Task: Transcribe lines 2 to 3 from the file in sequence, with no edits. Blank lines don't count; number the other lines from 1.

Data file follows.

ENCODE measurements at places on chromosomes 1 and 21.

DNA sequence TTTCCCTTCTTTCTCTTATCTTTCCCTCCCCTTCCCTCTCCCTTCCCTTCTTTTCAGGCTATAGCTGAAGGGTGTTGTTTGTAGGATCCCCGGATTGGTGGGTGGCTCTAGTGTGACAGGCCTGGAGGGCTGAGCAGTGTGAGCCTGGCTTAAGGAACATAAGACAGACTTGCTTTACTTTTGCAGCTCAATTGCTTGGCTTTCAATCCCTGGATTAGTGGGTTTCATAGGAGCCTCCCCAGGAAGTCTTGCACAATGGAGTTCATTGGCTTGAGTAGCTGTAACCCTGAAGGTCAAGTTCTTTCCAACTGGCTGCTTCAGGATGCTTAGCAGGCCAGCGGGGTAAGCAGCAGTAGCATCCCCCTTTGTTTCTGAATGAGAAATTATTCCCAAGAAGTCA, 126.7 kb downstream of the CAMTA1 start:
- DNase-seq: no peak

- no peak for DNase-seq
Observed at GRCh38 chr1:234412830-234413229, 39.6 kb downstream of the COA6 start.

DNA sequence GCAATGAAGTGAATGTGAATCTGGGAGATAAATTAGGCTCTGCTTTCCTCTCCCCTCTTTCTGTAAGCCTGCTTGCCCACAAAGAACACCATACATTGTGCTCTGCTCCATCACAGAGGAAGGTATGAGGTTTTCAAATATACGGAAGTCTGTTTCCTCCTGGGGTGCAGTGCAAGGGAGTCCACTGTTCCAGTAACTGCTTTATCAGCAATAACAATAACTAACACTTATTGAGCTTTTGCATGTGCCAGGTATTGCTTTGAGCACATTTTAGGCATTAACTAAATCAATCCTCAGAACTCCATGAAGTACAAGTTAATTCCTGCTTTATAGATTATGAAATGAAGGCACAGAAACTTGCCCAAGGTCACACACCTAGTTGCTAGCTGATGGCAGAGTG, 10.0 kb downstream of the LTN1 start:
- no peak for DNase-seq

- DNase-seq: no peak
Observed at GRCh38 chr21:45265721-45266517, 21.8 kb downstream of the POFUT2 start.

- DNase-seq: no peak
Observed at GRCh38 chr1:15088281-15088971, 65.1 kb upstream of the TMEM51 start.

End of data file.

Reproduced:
DNA sequence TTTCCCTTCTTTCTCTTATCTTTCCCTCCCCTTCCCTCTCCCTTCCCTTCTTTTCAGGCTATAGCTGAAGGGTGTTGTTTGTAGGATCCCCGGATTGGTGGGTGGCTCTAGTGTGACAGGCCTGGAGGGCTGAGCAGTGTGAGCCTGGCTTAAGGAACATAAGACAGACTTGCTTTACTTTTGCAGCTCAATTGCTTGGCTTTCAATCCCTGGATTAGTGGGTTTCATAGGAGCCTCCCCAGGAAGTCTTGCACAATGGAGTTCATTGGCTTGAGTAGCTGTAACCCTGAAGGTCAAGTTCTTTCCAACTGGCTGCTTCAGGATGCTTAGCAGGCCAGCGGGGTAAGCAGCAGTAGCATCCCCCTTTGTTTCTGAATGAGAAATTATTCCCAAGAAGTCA, 126.7 kb downstream of the CAMTA1 start:
- DNase-seq: no peak